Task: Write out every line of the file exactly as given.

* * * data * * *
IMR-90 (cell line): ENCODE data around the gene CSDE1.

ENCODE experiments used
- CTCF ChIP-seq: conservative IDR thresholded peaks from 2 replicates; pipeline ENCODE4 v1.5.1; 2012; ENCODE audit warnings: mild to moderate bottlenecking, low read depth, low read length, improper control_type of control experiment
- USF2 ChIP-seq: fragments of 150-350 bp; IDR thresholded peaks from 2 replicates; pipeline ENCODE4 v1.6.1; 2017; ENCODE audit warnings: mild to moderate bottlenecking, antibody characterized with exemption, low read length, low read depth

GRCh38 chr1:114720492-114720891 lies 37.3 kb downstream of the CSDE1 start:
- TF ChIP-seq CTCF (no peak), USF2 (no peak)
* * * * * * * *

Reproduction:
IMR-90 (cell line): ENCODE data around the gene CSDE1.

ENCODE experiments used
- CTCF ChIP-seq: conservative IDR thresholded peaks from 2 replicates; pipeline ENCODE4 v1.5.1; 2012; ENCODE audit warnings: mild to moderate bottlenecking, low read depth, low read length, improper control_type of control experiment
- USF2 ChIP-seq: fragments of 150-350 bp; IDR thresholded peaks from 2 replicates; pipeline ENCODE4 v1.6.1; 2017; ENCODE audit warnings: mild to moderate bottlenecking, antibody characterized with exemption, low read length, low read depth

GRCh38 chr1:114720492-114720891 lies 37.3 kb downstream of the CSDE1 start:
- TF ChIP-seq CTCF (no peak), USF2 (no peak)